‘Outsourcing’ plea draws interest
In response to an e-mail from a Cape Coral business owner asking that the city outsource services as a way to cut personnel costs and so city taxes, at least two Cape Coral council members responded in agreement with one saying the city manager’s office is working on “several initiatives.”
Councilmember Bill Deile responded to Leapin’ Lizards owner Mary Ann Evans’ input related to the city budget by saying he agreed with the views expressed.
‘Thank you for your excellent letter,” Deile wrote. “I agree 100% especially on outsourcing. I believe our City Manager has similar views. We discussed this idea and he is working on several initiatives.”
Councilmember Pete Brandt, who has already suggested the city look at turning its water services operations over to a private company, also wrote back to Evans, thanking her for her input saying, “I think you’re ‘right on.'”
In her e-mail Evans maintained Cape property taxes are 50 percent higher than the rest of the county and are “killing city economic growth.” Since opening, she said she has paid “an extra $60,000 in after tax revenue for Cape property taxes” as compared to businesses across the river.
She suggested council outsource “everything you can.”
Evans could not be reached for comment Friday evening.
Where the city might be in consideration of either “outsourcing” — having a private company provide services currently provided by city employees — or “privatization,” — turing city-owned facilities over to private enterprise to run and operate — was not clear Friday.
Other than Brandt bringing discussion on water services to a council workshop and some talk of partnering for solid waste disposal, no proposals have been publically made or discussed.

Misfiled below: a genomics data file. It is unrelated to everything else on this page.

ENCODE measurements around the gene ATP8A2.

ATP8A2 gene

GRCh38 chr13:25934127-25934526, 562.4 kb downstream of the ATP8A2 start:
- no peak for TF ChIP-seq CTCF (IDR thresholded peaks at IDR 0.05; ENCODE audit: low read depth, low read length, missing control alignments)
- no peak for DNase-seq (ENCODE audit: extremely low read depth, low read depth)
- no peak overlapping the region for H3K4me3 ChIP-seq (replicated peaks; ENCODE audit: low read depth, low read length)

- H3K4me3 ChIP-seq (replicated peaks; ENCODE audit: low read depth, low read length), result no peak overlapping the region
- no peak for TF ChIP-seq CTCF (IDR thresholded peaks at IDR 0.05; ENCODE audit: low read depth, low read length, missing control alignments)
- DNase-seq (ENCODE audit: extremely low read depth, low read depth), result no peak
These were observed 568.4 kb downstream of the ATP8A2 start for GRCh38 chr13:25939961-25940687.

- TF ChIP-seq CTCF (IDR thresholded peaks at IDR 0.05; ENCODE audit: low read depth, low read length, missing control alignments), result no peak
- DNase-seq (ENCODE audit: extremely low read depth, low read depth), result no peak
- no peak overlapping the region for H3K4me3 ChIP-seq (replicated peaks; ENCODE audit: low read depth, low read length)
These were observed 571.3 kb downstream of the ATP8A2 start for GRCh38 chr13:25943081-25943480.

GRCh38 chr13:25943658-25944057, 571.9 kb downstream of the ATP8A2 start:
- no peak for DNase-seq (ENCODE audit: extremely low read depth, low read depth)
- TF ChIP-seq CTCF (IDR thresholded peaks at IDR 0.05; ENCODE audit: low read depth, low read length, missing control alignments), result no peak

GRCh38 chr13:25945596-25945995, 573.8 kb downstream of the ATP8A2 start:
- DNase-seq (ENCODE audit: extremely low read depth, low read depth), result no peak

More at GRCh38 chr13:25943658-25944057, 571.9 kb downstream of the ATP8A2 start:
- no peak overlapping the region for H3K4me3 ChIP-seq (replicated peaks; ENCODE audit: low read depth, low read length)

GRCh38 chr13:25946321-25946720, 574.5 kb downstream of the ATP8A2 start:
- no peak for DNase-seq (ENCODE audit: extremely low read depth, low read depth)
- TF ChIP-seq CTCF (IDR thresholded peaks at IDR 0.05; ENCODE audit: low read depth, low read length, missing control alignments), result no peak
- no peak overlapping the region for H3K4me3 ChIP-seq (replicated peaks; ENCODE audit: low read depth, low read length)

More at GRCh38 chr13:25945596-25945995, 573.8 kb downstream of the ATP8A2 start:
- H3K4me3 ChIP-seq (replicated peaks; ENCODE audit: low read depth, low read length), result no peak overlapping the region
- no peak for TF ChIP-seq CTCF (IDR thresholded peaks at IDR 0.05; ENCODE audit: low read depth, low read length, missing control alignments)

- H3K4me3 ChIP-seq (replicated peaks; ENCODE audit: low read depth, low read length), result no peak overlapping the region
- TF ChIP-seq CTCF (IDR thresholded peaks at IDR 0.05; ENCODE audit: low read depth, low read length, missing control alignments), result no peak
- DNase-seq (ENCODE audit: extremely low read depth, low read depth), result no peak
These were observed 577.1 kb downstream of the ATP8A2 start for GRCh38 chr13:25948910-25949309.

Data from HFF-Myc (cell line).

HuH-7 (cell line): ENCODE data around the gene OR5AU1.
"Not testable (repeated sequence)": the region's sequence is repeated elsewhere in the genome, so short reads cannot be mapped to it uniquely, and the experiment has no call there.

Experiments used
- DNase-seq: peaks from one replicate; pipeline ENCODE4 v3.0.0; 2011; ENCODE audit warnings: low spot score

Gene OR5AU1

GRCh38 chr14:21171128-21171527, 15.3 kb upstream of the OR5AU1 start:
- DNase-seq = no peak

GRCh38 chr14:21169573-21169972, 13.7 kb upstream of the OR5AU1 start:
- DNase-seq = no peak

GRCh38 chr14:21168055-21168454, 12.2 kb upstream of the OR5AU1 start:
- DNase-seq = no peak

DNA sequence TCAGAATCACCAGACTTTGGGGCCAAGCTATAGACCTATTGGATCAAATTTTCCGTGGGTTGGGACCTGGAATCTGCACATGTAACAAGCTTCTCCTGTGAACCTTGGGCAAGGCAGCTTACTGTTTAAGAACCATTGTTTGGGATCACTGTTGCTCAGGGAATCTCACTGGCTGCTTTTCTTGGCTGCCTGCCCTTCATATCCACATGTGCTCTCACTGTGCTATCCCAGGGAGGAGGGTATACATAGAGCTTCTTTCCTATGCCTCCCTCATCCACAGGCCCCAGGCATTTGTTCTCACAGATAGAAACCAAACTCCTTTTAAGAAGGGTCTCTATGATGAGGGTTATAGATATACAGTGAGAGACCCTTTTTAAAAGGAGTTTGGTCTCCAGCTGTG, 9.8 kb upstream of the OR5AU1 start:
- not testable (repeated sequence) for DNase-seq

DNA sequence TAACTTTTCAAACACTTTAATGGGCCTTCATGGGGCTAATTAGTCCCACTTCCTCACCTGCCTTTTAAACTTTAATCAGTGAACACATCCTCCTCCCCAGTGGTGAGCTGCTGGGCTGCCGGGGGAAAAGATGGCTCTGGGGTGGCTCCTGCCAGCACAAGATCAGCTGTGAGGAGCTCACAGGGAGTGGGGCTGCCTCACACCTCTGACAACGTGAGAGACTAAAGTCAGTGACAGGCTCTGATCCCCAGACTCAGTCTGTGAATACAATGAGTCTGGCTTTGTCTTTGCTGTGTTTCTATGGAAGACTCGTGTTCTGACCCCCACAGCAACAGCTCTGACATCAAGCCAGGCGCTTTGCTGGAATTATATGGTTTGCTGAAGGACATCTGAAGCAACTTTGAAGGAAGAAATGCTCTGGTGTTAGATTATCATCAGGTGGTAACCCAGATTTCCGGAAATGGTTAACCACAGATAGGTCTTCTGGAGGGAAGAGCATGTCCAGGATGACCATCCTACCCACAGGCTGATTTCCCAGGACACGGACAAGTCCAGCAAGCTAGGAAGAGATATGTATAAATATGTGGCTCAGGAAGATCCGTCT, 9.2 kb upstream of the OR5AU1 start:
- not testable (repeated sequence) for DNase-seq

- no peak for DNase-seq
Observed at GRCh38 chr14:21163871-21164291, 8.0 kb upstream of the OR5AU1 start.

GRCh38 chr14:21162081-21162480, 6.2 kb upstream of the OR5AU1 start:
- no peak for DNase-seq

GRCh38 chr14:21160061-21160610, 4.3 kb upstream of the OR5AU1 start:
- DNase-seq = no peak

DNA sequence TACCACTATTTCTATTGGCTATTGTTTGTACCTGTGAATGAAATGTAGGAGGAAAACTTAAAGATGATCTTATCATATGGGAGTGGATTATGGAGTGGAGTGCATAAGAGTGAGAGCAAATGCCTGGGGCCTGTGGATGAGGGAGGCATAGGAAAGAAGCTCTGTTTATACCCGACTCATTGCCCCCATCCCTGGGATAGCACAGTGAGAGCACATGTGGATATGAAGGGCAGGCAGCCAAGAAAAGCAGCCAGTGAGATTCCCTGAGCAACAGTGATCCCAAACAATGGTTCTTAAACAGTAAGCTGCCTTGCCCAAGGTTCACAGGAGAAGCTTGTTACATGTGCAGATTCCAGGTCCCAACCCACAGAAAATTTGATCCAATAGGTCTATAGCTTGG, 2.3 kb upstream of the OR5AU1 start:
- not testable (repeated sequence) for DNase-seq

Deile said Friday evening that the city was not looking at outsourcing public safety, except to possibly use security guard services instead of sworn officers at city events for cost savings.
He said there has been discussion of outsourcing waste management, citing the recent Red Energy Group as an example of a possible public/private partnership.
Police and Fire, though, Deile said, have not been discussed.
“As far as I know there have been no proposals,” Deile said.
Pete Brandt could not be reached for comment.
In addition to thanking Evans via e-mail for her input he also solicited a little community and political support, first for help in boosting attendance at his town hall meetings and then for the 2011 election.
“I’m intrigued by your offer to ‘rally voters’, and would like to offer a couple of suggestions. The first is to please help us get out the vote for those of us that are trying to represent all the residents and business owners in as fair a manner as we can find who are going to stand for reelection in 2011,” Brandt wrote in his Sept. 22 response.
One other council member also responded.
Councilmember Kevin McGrail said turning the city over to the lowest bidder for vital services would doom the city to “Lehigh’s fate.”
Mayor John Sullivan said Friday that he did not know what city services, if any, might be under consideration for outsourcing.
Sullivan said he had no other information, and had not been informed as to any efforts by the city manager’s office to pursue or explore outsourcing city services.
City Manager Gary King said he did not know what Deile was referencing in his email.
He said at this point there are no discussions to outsource any of the city’s major departments, such as Police or Fire.
“I literally don’t know what he’s referring to,” King said of Deile’s e-mail.
Personnel costs constituted most of the public discussion this budget session.
Council first considered a budget tendered by then-City Manager Carl Schwing that held the tax rate and supplemented costs with some $6.2 million in reserve funds saved this budget year and moved to next.
King then presented a second budget proposal that also held the tax rate but recommended preserving the reserves by cutting 6.7 percent from payroll across all departments, including $2 million from police and $1.7 million from fire.
Before a packed house of mostly city workers at the final public hearing, council passed a compromise budget that restored $4.5 million of the reserve funds back into the budget while cutting payroll about 2 percent.